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Title: On the origin of resistive switching volatility in Ni/TiO{sub 2}/Ni stacks

Abstract

Resistive switching and resistive random access memories have attracted huge interest for next generation nonvolatile memory applications, also thought to be able to overcome flash memories limitations when arranged in crossbar arrays. A cornerstone of their potential success is that the toggling between two distinct resistance states, usually a High Resistive State (HRS) and a Low Resistive State (LRS), is an intrinsic non-volatile phenomenon with the two states being thermodynamically stable. TiO{sub 2} is one of the most common materials known to support non-volatile RS. In this paper, we report a volatile resistive switching in a titanium dioxide thin film sandwiched by two nickel electrodes. The aim of this work is to understand the underlying physical mechanism that triggers the volatile effect, which is ascribed to the presence of a NiO layer at the bottom interface. The NiO layer alters the equilibrium between electric field driven filament formation and thermal enhanced ion diffusion, resulting in the volatile behaviour. Although the volatility is not ideal for non-volatile memory applications, it shows merit for access devices in crossbar arrays due to its high LRS/HRS ratio, which are also briefly discussed.

Authors:
; ; ;  [1]
  1. Nano Research Group, Electronics and Computer Science, University of Southampton, Southampton, Hampshire, SO17 1BJ (United Kingdom)
Publication Date:
OSTI Identifier:
22597707
Resource Type:
Journal Article
Resource Relation:
Journal Name: Journal of Applied Physics; Journal Volume: 120; Journal Issue: 6; Other Information: (c) 2016 Author(s); Country of input: International Atomic Energy Agency (IAEA)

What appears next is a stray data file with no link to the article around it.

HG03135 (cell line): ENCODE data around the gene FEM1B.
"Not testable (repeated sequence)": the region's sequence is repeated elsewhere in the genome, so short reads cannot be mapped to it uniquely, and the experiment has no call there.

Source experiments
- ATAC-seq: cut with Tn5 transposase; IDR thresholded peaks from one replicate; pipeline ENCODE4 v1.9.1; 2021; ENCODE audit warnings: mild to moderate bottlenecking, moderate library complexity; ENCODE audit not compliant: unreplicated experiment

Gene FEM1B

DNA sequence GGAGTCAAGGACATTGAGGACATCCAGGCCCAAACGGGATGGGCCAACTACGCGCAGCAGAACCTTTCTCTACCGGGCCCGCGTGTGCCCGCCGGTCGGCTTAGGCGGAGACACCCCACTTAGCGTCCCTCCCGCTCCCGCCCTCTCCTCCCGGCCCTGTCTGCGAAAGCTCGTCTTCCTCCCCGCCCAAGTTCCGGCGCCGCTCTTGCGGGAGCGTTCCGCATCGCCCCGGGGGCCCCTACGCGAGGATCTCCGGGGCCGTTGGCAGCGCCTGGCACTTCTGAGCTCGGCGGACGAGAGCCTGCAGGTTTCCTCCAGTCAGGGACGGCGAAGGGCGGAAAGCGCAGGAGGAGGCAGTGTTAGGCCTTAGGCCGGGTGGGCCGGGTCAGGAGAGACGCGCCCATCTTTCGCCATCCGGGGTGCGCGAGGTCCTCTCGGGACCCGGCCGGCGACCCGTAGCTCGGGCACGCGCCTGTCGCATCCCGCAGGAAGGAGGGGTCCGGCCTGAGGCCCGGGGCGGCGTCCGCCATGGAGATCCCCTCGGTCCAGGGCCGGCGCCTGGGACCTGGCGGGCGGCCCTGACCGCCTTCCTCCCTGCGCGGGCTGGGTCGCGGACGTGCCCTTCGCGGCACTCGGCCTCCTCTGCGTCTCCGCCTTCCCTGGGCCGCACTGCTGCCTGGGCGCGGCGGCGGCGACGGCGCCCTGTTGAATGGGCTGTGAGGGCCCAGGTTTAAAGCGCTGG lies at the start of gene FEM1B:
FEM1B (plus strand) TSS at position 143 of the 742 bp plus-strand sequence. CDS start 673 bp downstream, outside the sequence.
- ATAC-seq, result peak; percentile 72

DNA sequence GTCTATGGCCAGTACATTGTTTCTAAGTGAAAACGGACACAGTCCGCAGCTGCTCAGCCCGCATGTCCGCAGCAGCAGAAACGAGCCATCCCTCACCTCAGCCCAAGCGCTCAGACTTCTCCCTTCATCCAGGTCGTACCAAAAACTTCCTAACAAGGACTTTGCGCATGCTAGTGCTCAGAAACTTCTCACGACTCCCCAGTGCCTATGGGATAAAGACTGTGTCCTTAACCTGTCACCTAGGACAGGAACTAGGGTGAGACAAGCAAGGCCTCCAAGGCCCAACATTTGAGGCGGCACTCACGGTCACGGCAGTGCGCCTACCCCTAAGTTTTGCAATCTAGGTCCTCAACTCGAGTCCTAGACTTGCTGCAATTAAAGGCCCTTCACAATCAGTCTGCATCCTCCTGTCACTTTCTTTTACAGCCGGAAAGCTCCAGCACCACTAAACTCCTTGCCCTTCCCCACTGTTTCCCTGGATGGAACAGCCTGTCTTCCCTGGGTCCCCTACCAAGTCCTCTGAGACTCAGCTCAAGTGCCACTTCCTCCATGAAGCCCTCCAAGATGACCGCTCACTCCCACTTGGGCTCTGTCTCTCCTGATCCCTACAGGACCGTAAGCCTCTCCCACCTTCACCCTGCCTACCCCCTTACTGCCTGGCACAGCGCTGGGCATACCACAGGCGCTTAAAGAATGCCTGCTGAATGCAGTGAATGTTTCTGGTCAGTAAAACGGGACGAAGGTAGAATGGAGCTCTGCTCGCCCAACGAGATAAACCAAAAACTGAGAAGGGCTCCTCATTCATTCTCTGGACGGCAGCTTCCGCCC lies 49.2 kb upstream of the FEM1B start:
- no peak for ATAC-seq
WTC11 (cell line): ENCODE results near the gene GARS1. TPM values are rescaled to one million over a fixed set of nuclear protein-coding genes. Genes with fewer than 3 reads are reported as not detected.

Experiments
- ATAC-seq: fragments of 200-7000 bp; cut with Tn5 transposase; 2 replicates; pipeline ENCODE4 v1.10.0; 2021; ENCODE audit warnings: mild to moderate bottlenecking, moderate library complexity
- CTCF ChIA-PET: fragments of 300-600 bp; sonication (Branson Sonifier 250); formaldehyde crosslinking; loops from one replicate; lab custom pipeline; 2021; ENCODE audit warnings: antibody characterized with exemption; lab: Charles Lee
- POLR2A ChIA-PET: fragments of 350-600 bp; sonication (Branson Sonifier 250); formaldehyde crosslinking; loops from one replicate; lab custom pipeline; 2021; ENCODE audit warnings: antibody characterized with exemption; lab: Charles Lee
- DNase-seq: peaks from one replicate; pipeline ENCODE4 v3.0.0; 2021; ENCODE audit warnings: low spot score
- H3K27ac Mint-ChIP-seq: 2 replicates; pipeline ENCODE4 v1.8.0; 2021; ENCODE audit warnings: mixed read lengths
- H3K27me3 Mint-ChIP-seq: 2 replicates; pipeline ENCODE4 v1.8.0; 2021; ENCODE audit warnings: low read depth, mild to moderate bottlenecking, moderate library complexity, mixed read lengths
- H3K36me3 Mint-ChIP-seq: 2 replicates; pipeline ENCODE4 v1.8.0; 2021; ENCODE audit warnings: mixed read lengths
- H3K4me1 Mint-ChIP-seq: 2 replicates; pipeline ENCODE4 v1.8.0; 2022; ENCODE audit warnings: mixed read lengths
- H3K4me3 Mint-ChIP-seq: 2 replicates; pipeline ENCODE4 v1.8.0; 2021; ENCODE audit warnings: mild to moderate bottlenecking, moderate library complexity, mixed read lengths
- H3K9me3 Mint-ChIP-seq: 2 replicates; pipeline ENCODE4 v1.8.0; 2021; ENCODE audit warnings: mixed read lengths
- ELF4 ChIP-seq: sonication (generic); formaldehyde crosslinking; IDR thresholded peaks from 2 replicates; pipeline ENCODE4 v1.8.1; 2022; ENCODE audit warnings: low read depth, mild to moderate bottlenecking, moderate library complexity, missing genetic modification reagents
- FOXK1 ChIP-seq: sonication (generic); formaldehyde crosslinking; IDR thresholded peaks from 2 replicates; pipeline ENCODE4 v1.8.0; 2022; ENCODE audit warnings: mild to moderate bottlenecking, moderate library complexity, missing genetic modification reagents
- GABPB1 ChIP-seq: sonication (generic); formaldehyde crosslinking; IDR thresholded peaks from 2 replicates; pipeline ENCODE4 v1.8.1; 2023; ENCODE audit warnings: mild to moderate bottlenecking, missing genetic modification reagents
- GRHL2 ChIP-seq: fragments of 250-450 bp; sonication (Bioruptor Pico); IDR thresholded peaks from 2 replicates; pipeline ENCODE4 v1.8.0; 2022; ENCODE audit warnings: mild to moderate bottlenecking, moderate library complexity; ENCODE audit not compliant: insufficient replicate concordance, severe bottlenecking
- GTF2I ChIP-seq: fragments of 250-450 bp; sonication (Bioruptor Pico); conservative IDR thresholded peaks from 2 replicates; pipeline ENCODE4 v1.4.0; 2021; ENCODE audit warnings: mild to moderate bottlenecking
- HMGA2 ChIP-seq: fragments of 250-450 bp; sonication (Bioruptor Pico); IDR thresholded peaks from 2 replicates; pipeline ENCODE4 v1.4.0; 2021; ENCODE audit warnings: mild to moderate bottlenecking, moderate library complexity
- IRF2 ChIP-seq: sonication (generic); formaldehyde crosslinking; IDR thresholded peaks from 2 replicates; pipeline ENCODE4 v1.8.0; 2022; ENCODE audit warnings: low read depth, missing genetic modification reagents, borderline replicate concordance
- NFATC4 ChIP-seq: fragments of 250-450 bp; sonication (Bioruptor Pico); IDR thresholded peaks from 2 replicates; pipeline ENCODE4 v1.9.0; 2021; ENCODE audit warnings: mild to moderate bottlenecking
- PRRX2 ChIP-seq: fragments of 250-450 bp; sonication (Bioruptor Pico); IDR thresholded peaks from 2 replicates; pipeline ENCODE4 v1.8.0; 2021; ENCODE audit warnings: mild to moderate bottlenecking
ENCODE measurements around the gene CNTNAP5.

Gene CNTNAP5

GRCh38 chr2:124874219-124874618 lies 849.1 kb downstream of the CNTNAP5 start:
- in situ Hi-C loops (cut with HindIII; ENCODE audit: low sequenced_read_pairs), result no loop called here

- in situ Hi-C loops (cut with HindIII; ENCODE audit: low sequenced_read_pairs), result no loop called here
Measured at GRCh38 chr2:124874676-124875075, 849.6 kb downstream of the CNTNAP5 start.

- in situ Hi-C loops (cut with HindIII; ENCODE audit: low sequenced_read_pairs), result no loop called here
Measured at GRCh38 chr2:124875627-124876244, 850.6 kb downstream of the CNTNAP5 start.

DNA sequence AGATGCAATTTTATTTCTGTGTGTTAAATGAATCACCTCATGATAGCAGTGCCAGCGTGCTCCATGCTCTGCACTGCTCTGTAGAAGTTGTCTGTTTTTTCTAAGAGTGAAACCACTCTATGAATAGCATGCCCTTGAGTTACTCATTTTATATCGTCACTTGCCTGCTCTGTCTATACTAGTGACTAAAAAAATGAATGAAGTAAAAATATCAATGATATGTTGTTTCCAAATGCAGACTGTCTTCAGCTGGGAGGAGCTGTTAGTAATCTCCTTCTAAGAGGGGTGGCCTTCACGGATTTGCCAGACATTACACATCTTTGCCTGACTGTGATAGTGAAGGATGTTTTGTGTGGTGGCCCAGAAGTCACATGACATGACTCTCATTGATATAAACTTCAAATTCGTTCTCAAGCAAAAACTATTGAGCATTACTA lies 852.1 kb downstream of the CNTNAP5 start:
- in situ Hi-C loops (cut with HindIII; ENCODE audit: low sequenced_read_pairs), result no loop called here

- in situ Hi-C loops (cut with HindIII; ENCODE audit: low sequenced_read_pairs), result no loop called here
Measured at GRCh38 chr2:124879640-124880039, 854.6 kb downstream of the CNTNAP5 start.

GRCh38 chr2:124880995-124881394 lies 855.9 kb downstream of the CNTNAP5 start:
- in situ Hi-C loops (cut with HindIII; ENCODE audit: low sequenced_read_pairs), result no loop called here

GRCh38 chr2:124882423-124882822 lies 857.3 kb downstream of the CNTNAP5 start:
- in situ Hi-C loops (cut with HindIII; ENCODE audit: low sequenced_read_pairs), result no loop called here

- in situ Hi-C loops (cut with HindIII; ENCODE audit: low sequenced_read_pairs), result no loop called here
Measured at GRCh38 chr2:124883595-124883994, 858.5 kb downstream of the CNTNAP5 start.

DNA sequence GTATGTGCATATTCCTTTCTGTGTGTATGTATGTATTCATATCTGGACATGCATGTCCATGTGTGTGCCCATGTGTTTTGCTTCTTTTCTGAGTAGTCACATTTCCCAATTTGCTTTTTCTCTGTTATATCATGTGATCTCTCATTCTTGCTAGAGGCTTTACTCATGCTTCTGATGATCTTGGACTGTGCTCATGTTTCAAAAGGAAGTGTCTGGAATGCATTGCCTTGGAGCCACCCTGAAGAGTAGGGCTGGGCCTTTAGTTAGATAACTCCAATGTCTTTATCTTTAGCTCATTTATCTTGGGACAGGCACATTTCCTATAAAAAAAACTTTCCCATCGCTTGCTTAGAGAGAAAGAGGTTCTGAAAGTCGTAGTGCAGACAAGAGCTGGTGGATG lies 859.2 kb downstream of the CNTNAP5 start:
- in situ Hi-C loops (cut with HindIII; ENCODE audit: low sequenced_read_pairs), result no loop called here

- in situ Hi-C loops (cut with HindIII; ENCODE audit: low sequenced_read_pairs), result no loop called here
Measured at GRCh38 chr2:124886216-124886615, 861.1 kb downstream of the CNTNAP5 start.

Country of Publication:
United States
Language:
English
Subject:
37 INORGANIC, ORGANIC, PHYSICAL AND ANALYTICAL CHEMISTRY; 71 CLASSICAL AND QUANTUM MECHANICS, GENERAL PHYSICS; DIFFUSION; ELECTRIC FIELDS; ELECTRODES; EQUILIBRIUM; FILAMENTS; IONS; LAYERS; NICKEL; NICKEL OXIDES; ORIGIN; STACKS; THIN FILMS; TITANIUM; TITANIUM OXIDES; VOLATILITY

Citation Formats

Cortese, Simone, E-mail: simone.cortese@soton.ac.uk, Trapatseli, Maria, Khiat, Ali, and Prodromakis, Themistoklis. On the origin of resistive switching volatility in Ni/TiO{sub 2}/Ni stacks. United States: N. p., 2016. Web. doi:10.1063/1.4960690.
Cortese, Simone, E-mail: simone.cortese@soton.ac.uk, Trapatseli, Maria, Khiat, Ali, & Prodromakis, Themistoklis. On the origin of resistive switching volatility in Ni/TiO{sub 2}/Ni stacks. United States. doi:10.1063/1.4960690.
Cortese, Simone, E-mail: simone.cortese@soton.ac.uk, Trapatseli, Maria, Khiat, Ali, and Prodromakis, Themistoklis. 2016. "On the origin of resistive switching volatility in Ni/TiO{sub 2}/Ni stacks". United States. doi:10.1063/1.4960690.
@article{osti_22597707,
title = {On the origin of resistive switching volatility in Ni/TiO{sub 2}/Ni stacks},
author = {Cortese, Simone, E-mail: simone.cortese@soton.ac.uk and Trapatseli, Maria and Khiat, Ali and Prodromakis, Themistoklis},
abstractNote = {Resistive switching and resistive random access memories have attracted huge interest for next generation nonvolatile memory applications, also thought to be able to overcome flash memories limitations when arranged in crossbar arrays. A cornerstone of their potential success is that the toggling between two distinct resistance states, usually a High Resistive State (HRS) and a Low Resistive State (LRS), is an intrinsic non-volatile phenomenon with the two states being thermodynamically stable. TiO{sub 2} is one of the most common materials known to support non-volatile RS. In this paper, we report a volatile resistive switching in a titanium dioxide thin film sandwiched by two nickel electrodes. The aim of this work is to understand the underlying physical mechanism that triggers the volatile effect, which is ascribed to the presence of a NiO layer at the bottom interface. The NiO layer alters the equilibrium between electric field driven filament formation and thermal enhanced ion diffusion, resulting in the volatile behaviour. Although the volatility is not ideal for non-volatile memory applications, it shows merit for access devices in crossbar arrays due to its high LRS/HRS ratio, which are also briefly discussed.},
doi = {10.1063/1.4960690},
journal = {Journal of Applied Physics},
number = 6,
volume = 120,
place = {United States},
year = 2016,
month = 8
}
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